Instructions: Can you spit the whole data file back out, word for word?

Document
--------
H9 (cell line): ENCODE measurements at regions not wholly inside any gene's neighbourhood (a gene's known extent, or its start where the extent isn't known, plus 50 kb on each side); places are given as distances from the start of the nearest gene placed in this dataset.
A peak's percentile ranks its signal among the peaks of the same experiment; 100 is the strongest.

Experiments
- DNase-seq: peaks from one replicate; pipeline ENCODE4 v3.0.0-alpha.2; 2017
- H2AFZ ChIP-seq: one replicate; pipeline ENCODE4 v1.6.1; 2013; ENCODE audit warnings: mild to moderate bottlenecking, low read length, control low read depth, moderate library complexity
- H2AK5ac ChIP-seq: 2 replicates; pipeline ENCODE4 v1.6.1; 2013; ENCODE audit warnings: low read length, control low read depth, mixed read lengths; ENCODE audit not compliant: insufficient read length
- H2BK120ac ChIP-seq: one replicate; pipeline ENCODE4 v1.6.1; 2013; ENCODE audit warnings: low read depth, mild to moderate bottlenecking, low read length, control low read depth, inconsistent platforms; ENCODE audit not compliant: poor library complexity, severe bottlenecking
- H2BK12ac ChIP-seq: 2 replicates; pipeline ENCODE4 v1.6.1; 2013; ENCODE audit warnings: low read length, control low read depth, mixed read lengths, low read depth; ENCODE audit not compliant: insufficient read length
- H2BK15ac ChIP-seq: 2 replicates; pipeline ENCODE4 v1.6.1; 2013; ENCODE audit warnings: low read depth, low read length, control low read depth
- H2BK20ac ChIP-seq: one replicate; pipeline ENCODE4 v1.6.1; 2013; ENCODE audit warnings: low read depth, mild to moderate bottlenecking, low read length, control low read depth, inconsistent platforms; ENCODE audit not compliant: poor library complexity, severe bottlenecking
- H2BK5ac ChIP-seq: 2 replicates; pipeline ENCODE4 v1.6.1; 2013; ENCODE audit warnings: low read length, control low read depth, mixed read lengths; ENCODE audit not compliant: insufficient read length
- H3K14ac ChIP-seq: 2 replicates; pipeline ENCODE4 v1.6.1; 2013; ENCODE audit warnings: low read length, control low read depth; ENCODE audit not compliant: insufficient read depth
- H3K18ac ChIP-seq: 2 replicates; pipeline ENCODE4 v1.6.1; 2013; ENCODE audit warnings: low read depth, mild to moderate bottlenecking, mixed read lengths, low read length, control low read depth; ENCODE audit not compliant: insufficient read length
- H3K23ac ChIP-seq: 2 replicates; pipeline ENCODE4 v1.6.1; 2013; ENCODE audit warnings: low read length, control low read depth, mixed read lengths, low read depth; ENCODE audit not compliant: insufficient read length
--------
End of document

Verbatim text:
H9 (cell line): ENCODE measurements at regions not wholly inside any gene's neighbourhood (a gene's known extent, or its start where the extent isn't known, plus 50 kb on each side); places are given as distances from the start of the nearest gene placed in this dataset.
A peak's percentile ranks its signal among the peaks of the same experiment; 100 is the strongest.

Experiments
- DNase-seq: peaks from one replicate; pipeline ENCODE4 v3.0.0-alpha.2; 2017
- H2AFZ ChIP-seq: one replicate; pipeline ENCODE4 v1.6.1; 2013; ENCODE audit warnings: mild to moderate bottlenecking, low read length, control low read depth, moderate library complexity
- H2AK5ac ChIP-seq: 2 replicates; pipeline ENCODE4 v1.6.1; 2013; ENCODE audit warnings: low read length, control low read depth, mixed read lengths; ENCODE audit not compliant: insufficient read length
- H2BK120ac ChIP-seq: one replicate; pipeline ENCODE4 v1.6.1; 2013; ENCODE audit warnings: low read depth, mild to moderate bottlenecking, low read length, control low read depth, inconsistent platforms; ENCODE audit not compliant: poor library complexity, severe bottlenecking
- H2BK12ac ChIP-seq: 2 replicates; pipeline ENCODE4 v1.6.1; 2013; ENCODE audit warnings: low read length, control low read depth, mixed read lengths, low read depth; ENCODE audit not compliant: insufficient read length
- H2BK15ac ChIP-seq: 2 replicates; pipeline ENCODE4 v1.6.1; 2013; ENCODE audit warnings: low read depth, low read length, control low read depth
- H2BK20ac ChIP-seq: one replicate; pipeline ENCODE4 v1.6.1; 2013; ENCODE audit warnings: low read depth, mild to moderate bottlenecking, low read length, control low read depth, inconsistent platforms; ENCODE audit not compliant: poor library complexity, severe bottlenecking
- H2BK5ac ChIP-seq: 2 replicates; pipeline ENCODE4 v1.6.1; 2013; ENCODE audit warnings: low read length, control low read depth, mixed read lengths; ENCODE audit not compliant: insufficient read length
- H3K14ac ChIP-seq: 2 replicates; pipeline ENCODE4 v1.6.1; 2013; ENCODE audit warnings: low read length, control low read depth; ENCODE audit not compliant: insufficient read depth
- H3K18ac ChIP-seq: 2 replicates; pipeline ENCODE4 v1.6.1; 2013; ENCODE audit warnings: low read depth, mild to moderate bottlenecking, mixed read lengths, low read length, control low read depth; ENCODE audit not compliant: insufficient read length
- H3K23ac ChIP-seq: 2 replicates; pipeline ENCODE4 v1.6.1; 2013; ENCODE audit warnings: low read length, control low read depth, mixed read lengths, low read depth; ENCODE audit not compliant: insufficient read length